By focusing on prevention, we can help stem the growing instances of whale entanglements

An whale entangled with fishing gear seen on its tail.Recently we’ve seen an increase in reports of humpback whale rescues due to entanglement in commercial fishing nets and lines.  Unfortunately entanglements are only likely to increase and a recent article serves as a wake-up call as to how big this issue has become.

The growth of coastal development, fishing and other offshore activities means that entanglements with fishing equipment and other marine debris are quickly becoming a major threat to whales and dolphins in our oceans.  

Once captured in a net or snagged on a line, whales, dolphins and other marine animals are often unable to escape and  become stressed, injured or can often  drown.


Their regular breathing and movement may be greatly impeded as a result of rope, line or net becoming wrapped around their pectoral fins, mouth or fluke. Even when an entangled mammal is able to struggle free, parts of the gear can remain attached and hinder normal feeding and swimming activities, and if the line cuts into their body it can cause infections or even deformities.

Humpback and southern right whales are frequent inshore visitors to Australia’s coastal areas, and consequently are more at risk of coming into contact with discarded fishing gear or shark nets.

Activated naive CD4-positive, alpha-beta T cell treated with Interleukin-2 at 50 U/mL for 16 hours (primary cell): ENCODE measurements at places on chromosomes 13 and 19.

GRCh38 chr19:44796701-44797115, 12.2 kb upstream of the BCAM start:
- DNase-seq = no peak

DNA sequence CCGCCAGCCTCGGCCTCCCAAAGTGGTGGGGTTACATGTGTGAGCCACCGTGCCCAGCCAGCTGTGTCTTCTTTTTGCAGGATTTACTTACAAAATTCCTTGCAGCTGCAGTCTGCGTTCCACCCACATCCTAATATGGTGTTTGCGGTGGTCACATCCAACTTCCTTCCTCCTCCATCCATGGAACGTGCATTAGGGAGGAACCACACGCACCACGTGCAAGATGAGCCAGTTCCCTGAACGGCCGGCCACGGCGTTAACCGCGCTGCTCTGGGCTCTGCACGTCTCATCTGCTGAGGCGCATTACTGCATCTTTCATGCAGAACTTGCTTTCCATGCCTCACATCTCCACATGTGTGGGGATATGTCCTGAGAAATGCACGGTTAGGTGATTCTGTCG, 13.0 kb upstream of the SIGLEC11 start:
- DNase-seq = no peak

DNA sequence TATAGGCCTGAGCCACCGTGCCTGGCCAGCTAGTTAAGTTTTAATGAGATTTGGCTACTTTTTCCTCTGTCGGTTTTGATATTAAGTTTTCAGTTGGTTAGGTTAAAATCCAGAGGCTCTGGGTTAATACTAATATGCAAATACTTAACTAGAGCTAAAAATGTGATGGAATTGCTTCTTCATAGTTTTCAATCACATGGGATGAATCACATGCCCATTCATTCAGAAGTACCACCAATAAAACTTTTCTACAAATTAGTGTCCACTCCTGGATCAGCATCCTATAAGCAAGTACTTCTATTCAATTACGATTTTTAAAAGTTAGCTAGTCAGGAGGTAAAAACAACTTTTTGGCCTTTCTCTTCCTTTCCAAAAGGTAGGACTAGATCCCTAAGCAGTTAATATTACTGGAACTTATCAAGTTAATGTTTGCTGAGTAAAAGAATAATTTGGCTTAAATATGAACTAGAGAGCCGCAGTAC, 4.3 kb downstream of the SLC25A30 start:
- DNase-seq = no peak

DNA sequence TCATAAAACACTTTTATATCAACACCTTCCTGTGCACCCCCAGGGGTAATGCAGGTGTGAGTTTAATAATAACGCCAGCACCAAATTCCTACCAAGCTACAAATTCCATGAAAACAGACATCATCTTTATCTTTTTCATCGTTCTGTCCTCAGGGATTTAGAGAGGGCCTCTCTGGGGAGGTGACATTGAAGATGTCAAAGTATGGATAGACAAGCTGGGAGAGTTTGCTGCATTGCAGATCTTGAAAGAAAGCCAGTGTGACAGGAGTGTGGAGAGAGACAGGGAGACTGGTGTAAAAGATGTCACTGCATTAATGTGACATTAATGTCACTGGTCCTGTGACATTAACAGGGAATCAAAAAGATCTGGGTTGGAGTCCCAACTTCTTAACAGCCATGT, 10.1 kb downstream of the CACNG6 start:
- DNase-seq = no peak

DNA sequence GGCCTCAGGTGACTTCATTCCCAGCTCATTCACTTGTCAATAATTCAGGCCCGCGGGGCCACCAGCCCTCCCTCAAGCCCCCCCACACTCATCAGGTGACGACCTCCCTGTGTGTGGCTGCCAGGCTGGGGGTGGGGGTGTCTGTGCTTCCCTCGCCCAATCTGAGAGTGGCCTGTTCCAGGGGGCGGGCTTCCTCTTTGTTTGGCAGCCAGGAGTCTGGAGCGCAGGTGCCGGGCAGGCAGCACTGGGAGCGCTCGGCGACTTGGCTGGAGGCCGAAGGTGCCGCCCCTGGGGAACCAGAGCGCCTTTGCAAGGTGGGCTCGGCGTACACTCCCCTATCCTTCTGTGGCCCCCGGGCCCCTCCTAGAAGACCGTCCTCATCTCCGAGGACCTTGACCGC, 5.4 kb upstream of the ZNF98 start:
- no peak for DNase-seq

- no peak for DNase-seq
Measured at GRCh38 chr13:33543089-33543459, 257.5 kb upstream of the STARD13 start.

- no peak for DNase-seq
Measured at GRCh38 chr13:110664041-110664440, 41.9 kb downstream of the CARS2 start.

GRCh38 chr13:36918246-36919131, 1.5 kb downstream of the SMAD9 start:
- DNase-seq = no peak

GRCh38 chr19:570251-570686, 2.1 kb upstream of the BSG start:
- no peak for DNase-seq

Disentanglement is a complicated and hazardous procedure that should only be attempted by trained professionals, and is only an emergency measure  NOT the solution to this growing problem.

So what can be done?

We need to focus on prevention of entanglement in the first place and there are a number of technical steps we can take to do this.

For example in the USA IFAW helped lobstermen replace dangerous floating rope between their pots with whale-friendly sinking rope that reduced right whale entanglement.

The programme was a success, with fewer whale caught and fewer lost ropes and traps for fishers, and sinking ropes are now required for all commercial lobstermen working along the US Atlantic coast.

Solutions in Australia will also involve fishers, government and the public working together to raise awareness and reduce discarded gear and marine litter, and to quickly develop and utilise fishing equipment that poses less risk to marine life.

More research needs to be done to understand whale and dolphin interactions with fishing equipment and marine debris to ensure that these magnificent animals can continue to migrate, feed, rest and give birth safely in our waters.

IFAW works tireless both locally in Australia and New Zealand as well as globally to ensure maximum protection of our underwater friends. Stay tuned to further information on how we’ll be working with you on this problem.


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Brian Sharp, Emergency Relief Officer, Stranding Coordinator
Manager, Marine Mammal Rescue and Research
Dr. Maria (Masha) N. Vorontsova, Regional Director, Russia & CIS
Regional Director, Russia & CIS
Patrick Ramage, Program Director, Whales
Program Director, Marine Conservation